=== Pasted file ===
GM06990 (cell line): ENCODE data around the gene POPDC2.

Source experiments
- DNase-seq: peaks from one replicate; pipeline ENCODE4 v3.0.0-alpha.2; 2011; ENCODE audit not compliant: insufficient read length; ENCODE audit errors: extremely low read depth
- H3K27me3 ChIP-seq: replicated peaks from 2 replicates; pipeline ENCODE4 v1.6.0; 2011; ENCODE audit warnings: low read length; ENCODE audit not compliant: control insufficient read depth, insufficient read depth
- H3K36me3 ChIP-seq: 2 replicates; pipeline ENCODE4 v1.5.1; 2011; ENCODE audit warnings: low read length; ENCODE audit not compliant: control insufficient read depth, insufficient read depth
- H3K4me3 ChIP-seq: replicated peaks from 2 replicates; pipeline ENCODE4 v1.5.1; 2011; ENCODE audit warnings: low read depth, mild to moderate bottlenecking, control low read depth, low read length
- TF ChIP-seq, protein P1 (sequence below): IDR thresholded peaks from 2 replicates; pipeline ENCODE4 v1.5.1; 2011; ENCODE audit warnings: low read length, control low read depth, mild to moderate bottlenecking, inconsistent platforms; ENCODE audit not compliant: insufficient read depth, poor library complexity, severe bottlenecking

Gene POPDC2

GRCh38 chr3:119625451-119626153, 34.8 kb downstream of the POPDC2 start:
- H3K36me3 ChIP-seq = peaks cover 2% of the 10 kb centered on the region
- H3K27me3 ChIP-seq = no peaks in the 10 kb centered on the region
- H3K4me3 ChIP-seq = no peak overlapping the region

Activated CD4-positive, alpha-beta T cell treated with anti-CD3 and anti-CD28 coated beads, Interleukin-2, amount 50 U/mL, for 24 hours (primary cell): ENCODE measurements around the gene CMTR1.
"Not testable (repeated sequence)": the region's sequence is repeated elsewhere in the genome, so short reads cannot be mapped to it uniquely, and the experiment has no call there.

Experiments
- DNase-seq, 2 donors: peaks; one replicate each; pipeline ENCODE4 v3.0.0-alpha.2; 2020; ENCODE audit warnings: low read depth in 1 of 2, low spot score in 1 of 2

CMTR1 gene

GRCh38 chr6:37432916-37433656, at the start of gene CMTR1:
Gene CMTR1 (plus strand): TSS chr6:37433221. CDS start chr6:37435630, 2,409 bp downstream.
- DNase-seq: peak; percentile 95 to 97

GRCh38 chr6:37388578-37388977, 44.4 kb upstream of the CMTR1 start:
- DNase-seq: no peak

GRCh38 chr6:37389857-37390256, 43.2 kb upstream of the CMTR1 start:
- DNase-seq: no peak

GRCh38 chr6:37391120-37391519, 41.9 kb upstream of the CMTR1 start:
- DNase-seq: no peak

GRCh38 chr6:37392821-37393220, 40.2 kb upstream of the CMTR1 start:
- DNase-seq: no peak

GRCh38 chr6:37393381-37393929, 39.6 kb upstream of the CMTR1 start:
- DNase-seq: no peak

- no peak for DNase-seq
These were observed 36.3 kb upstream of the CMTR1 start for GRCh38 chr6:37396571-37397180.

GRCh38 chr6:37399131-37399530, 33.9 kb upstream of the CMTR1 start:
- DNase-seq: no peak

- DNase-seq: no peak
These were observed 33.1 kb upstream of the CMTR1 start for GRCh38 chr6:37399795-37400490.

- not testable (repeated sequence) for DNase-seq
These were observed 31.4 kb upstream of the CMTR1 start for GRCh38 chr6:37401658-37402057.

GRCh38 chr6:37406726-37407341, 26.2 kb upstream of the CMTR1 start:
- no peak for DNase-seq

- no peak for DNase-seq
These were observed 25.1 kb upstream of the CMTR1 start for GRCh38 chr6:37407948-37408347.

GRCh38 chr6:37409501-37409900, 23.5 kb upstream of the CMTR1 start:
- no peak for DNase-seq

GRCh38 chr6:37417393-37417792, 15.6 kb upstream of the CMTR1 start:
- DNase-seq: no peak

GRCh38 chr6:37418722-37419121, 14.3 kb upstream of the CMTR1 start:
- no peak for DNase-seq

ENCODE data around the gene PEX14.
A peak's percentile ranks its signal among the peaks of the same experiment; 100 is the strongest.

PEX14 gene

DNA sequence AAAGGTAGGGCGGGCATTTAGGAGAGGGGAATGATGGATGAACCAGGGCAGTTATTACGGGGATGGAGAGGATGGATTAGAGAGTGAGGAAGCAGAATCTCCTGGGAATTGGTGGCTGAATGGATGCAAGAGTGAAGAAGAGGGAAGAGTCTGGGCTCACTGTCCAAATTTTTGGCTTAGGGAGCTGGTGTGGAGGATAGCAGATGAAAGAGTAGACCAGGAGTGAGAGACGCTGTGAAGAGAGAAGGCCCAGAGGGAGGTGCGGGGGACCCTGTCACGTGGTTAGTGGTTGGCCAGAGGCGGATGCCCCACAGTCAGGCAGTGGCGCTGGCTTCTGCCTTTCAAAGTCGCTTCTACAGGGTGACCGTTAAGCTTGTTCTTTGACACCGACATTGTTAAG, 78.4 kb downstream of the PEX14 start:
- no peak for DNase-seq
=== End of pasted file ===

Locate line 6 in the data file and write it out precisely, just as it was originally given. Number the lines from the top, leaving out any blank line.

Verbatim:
- H3K4me3 ChIP-seq: replicated peaks from 2 replicates; pipeline ENCODE4 v1.5.1; 2011; ENCODE audit warnings: low read depth, mild to moderate bottlenecking, control low read depth, low read length